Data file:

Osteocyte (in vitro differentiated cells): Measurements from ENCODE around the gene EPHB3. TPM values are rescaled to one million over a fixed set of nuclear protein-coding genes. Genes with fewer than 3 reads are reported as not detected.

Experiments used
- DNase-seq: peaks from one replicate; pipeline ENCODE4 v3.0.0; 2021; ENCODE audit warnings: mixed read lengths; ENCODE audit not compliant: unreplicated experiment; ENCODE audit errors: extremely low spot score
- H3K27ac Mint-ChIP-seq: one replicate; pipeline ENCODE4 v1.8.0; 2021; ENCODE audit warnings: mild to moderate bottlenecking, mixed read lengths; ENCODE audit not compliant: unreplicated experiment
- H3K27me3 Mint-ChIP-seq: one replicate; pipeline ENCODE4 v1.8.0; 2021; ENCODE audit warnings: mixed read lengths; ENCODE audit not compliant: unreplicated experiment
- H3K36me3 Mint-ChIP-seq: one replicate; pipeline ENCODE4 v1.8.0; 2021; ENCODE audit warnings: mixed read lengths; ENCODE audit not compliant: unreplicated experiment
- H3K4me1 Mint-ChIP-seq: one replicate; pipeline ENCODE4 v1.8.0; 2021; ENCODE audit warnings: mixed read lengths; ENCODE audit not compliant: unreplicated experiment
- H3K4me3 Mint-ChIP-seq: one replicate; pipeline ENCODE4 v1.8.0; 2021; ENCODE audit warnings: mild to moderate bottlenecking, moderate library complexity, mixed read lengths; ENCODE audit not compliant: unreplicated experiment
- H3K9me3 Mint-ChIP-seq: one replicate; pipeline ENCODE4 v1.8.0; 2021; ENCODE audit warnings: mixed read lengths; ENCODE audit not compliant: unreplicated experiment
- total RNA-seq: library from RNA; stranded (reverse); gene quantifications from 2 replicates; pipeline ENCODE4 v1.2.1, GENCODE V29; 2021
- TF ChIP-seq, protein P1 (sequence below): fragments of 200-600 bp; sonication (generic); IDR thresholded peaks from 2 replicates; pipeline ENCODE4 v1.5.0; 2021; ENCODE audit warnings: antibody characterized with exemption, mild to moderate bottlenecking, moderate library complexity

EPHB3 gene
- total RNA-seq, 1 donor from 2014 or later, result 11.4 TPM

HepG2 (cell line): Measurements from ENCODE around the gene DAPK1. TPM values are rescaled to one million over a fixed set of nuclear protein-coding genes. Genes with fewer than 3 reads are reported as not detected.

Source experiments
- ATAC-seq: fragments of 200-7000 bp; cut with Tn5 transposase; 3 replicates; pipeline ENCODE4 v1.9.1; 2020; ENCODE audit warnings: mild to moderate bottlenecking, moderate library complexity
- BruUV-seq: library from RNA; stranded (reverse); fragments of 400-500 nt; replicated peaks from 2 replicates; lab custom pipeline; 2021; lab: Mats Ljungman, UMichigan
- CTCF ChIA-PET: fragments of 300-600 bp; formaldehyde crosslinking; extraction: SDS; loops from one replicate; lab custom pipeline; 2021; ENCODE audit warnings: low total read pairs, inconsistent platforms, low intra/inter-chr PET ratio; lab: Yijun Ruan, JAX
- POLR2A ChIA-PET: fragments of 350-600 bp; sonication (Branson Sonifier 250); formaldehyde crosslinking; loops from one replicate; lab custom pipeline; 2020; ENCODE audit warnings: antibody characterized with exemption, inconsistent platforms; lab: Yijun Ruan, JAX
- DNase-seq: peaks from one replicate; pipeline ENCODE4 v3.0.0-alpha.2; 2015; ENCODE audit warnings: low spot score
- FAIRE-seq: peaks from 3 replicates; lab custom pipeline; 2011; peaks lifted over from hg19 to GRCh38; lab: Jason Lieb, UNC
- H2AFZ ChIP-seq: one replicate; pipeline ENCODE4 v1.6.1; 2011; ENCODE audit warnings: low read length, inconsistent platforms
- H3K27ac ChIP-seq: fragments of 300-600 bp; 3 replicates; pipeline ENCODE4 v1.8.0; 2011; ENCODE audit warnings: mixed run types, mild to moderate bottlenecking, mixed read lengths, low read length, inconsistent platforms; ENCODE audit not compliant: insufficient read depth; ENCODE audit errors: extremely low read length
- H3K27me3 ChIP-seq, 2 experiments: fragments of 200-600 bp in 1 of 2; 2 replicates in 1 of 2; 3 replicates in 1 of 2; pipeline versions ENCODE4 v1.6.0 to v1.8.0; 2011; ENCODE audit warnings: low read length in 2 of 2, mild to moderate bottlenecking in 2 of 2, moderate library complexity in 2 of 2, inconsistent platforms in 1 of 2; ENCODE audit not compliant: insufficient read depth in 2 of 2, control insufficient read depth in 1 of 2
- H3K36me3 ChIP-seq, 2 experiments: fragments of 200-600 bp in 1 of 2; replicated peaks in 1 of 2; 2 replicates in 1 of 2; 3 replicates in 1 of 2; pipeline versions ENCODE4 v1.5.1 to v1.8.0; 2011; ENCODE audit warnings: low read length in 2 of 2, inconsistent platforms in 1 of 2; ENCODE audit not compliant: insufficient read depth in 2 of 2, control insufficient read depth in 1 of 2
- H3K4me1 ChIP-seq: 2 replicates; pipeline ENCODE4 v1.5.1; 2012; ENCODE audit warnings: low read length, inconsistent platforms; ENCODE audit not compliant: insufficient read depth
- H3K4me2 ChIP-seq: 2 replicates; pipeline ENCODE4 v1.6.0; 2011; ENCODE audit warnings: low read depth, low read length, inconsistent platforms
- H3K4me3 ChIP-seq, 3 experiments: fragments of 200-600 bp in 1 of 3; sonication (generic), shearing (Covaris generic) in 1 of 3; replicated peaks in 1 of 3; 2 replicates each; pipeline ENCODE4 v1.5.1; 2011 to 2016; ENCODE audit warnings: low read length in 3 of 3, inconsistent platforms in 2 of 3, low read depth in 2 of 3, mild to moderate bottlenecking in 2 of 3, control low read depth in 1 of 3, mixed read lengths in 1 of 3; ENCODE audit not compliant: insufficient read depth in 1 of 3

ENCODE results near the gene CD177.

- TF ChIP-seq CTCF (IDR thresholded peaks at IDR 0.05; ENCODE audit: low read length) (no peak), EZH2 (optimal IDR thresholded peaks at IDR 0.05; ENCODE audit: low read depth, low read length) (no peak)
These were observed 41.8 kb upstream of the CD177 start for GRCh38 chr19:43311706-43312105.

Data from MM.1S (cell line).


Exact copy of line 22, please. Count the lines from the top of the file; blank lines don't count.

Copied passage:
- H2AFZ ChIP-seq: one replicate; pipeline ENCODE4 v1.6.1; 2011; ENCODE audit warnings: low read length, inconsistent platforms